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David Carrier: "Beatrice Caracciolo: Exquisitely Stealthy"

Beatrice Caracciolo, The Parable of the Blind, installation view, Paula Cooper. Image courtesy of the artist and Paula Cooper Gallery. Photo by Steven Probert.

Contributed by David Carrier / What does it mean for a contemporary artist to be inspired by an older text or artwork? The Gospel of Matthew 15:14 says: “If the blind lead the blind, both shall fall into the ditch.” Moved by those words in 1568, Pieter Bruegel the Elder painted The Blind Leading the Blind, which hangs in Museo di Capodimonte in Naples. Now stirred by that picture, Beatrice Caracciolo, a young artist who grew up in that city, has drawn The Blind 16: one large image of the blind beggars and several smaller details also derived from the Bruegel. Between Matthew and Bruegel and then Bruegel and Caracciolo, there’s a kind of creative slippage whereby the meaning of the prior statement is transformed. At each stage, Matthew’s basic conception is partly preserved while something is added or subtracted. He doesn’t specify, for instance, that there are six blind men. Caracciolo shows his entire work, but without color, in grisaille. In smaller rectangular works on paper, she focuses on the trees and on some of the individual blind men.

An old masterwork with an iconography that seemingly needs no explanation, The Blind Leading the Blind is a strange, even a perverse subject for a visual artist. Matthew’s parable may seem to offer a clear meaning. Don’t, he says, follow untrustworthy leadership. Brueghel, by contrast, shows in a literal way the unfortunate fate of the blind. The artist’s appeal to sighted viewers can seem sardonic, even cruel. Caracciolo’s drawings, though, effectively aestheticize Brueghel’s image, deconstructing Brueghel’s painting and recapitulating the narrative in exquisite, chalky-colored near-abstractions. In The Blind (triptych), we see the outlined shapes of the beggars’ bodies. In The Blind (trees), we see the outlined leaves and branches of the trees behind them, without explicit reference to blindness. The closer she takes us, the harder it becomes to discern her source in Brueghel. A viewer who missed or ignored the wall labels might puzzle over the drawings, requiring details from The Blind 16 to understand them.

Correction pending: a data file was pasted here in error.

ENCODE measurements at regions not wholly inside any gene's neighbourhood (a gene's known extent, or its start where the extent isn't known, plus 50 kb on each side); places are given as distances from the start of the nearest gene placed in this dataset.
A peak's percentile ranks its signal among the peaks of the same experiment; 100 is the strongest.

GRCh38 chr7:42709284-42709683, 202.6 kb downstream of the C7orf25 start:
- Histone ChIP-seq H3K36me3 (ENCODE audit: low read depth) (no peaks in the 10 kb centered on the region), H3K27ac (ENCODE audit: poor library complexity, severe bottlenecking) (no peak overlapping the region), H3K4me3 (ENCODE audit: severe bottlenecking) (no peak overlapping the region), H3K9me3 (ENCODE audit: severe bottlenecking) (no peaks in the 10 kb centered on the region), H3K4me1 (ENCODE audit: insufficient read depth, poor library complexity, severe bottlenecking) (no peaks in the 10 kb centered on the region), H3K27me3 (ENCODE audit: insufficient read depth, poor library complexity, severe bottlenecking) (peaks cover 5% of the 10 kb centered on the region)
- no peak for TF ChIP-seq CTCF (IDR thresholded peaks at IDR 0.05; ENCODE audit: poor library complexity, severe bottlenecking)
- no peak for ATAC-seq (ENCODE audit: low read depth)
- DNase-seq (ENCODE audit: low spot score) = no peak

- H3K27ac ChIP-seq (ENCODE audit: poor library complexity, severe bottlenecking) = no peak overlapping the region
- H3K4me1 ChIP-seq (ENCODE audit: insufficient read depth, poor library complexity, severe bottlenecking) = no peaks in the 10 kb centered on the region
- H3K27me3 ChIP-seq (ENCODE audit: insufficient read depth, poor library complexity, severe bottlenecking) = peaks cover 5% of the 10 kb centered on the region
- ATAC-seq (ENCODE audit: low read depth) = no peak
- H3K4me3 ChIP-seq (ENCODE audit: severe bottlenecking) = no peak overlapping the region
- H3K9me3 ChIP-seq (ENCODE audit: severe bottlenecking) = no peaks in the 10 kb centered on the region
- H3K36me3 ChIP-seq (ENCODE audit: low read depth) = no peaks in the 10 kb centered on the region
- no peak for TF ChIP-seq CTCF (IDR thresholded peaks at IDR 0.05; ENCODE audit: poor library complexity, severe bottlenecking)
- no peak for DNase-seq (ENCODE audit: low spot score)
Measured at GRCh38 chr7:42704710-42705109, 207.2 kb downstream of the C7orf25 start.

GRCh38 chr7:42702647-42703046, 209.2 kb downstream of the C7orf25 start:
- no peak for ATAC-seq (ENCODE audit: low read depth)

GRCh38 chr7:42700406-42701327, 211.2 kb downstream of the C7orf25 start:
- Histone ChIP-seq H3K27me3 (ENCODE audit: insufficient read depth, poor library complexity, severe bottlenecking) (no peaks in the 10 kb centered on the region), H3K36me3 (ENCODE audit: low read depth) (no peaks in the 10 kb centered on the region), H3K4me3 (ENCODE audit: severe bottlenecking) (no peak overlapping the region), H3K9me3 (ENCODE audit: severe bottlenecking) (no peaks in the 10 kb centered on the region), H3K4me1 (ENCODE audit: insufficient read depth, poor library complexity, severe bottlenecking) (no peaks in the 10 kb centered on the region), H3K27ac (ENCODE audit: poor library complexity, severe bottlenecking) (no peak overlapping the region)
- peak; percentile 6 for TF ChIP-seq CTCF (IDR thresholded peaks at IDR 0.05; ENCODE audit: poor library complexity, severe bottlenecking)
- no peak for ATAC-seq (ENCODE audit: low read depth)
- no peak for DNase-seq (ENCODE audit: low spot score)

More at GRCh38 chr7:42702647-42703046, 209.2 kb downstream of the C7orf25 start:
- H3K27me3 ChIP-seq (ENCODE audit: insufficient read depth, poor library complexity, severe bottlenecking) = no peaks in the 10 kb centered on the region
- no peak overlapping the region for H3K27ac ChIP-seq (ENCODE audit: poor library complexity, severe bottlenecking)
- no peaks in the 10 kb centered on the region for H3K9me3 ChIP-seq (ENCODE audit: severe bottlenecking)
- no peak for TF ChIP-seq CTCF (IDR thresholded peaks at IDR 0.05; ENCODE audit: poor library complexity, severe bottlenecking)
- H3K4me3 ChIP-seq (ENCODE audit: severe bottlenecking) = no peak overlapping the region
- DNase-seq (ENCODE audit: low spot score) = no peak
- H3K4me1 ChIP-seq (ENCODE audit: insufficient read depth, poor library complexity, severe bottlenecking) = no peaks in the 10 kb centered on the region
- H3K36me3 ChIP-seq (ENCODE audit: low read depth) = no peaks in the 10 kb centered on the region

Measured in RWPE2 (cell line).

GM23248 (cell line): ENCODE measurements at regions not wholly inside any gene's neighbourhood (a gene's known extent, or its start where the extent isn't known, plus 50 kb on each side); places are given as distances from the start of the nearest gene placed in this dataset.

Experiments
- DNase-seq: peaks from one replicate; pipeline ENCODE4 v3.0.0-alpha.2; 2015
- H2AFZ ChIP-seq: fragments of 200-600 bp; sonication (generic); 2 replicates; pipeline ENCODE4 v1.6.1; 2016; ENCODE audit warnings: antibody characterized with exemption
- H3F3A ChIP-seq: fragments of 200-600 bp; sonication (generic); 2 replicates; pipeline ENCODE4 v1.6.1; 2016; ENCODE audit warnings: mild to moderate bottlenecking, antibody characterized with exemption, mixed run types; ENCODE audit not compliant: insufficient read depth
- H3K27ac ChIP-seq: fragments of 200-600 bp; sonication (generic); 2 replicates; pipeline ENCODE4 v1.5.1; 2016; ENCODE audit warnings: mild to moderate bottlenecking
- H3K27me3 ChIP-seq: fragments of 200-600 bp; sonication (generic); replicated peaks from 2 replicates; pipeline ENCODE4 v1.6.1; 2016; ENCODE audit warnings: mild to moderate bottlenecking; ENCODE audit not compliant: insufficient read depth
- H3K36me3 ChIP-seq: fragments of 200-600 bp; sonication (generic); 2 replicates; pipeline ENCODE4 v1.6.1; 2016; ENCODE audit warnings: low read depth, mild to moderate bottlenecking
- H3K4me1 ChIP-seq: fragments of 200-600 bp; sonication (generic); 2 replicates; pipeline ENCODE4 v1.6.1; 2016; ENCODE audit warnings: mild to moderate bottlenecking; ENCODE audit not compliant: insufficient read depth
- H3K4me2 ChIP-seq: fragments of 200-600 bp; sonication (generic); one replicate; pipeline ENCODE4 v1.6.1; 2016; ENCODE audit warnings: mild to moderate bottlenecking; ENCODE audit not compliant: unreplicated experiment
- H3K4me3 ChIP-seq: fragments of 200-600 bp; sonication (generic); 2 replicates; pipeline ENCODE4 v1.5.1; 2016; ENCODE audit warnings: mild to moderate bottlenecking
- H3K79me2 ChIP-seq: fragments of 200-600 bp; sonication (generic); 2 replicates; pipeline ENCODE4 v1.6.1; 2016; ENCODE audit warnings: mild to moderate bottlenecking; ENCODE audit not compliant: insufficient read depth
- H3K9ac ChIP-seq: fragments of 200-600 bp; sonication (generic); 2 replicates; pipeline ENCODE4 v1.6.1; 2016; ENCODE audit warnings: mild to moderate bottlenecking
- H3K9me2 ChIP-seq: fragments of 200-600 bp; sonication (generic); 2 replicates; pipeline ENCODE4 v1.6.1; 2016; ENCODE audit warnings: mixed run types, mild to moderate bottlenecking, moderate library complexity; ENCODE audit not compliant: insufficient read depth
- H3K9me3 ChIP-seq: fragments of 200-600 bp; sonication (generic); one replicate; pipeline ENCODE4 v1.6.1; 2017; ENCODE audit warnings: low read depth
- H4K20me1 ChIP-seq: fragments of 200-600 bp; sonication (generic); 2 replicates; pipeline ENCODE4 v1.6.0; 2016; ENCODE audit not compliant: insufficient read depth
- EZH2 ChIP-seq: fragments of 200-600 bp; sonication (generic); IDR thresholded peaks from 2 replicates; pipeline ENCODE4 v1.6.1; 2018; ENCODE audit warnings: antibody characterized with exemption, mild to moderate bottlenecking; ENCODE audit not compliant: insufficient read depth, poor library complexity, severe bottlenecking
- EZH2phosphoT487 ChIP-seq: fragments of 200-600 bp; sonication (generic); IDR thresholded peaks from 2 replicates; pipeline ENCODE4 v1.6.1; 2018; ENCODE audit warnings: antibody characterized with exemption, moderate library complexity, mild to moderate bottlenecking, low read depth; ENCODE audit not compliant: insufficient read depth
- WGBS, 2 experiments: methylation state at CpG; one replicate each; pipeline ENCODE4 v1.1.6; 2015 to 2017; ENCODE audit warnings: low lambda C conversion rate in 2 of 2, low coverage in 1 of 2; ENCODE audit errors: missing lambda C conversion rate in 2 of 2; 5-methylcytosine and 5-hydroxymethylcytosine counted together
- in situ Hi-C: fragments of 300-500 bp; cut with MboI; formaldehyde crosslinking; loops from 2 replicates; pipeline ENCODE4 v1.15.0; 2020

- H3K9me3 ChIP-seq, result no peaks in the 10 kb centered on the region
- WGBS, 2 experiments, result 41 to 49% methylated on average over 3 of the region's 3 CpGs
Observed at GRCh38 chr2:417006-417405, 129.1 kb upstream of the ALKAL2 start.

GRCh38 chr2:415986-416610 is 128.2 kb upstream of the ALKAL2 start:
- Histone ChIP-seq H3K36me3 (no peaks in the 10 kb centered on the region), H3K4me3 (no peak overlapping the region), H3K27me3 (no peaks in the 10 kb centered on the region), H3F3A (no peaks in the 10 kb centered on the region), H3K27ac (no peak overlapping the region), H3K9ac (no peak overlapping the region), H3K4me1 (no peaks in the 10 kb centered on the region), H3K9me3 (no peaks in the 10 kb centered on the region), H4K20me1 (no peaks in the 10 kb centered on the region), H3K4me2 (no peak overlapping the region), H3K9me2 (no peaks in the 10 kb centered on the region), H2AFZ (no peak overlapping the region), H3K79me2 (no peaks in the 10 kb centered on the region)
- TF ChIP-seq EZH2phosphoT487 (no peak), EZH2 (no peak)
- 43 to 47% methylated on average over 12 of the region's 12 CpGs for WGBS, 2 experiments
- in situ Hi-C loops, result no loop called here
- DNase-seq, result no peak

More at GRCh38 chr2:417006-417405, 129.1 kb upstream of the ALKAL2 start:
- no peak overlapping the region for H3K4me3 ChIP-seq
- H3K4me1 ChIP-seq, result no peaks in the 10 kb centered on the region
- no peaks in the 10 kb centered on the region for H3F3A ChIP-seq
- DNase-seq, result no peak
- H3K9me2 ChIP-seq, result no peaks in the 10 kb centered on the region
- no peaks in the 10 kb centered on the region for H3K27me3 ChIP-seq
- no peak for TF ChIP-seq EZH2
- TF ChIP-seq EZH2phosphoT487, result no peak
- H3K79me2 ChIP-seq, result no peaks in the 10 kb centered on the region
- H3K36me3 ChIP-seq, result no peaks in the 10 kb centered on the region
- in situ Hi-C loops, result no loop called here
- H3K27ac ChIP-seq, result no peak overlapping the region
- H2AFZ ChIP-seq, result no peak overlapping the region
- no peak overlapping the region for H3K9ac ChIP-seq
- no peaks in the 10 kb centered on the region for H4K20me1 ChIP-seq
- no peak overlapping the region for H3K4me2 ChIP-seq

The Paula Cooper website says that her accomplishment is to “tenderly outline the expressive depictions of ignorance and suffering on the blind men’s’ faces.” That’s a valid enough interpretation, but mine is somewhat different. Because we are deprived of immediate focus on Bruegel’s subject, we can respond to Carraciolo’s drawing in a purely formal way that would be impossible were we to clearly apprehend six blind men headed for the ditch. I initially thought it unlikely that her appropriations from an old painting, so distant from most contemporary art, could have any obvious present-day political significance. Yet a glance at online commentary on Matthew’s text relieved me of that perhaps comforting belief. The ditch in which the blind men land alludes to the wrong-headed beliefs of the ancient Jews, which led them to reject the Messiah, but the point about the limits of blind leaders makes sense whatever your political or theological viewpoint or your historical context.

Parables, of course, are opaque by design, and blindness is a tricky theme for a visual artist. Viewers and readers can tease out and customize the political relevance of Caracciolo’s drawings for themselves. I offer just a modest point: that her magnificence as a draftsperson and a student of art history should not occlude the political potency of her work.

“Beatrice Caracciolo: The Parable of the Blind,” Paula Cooper Gallery, 521 West 21st Street, New York, NY. February 17 through March 23, 2024.

— David Carrier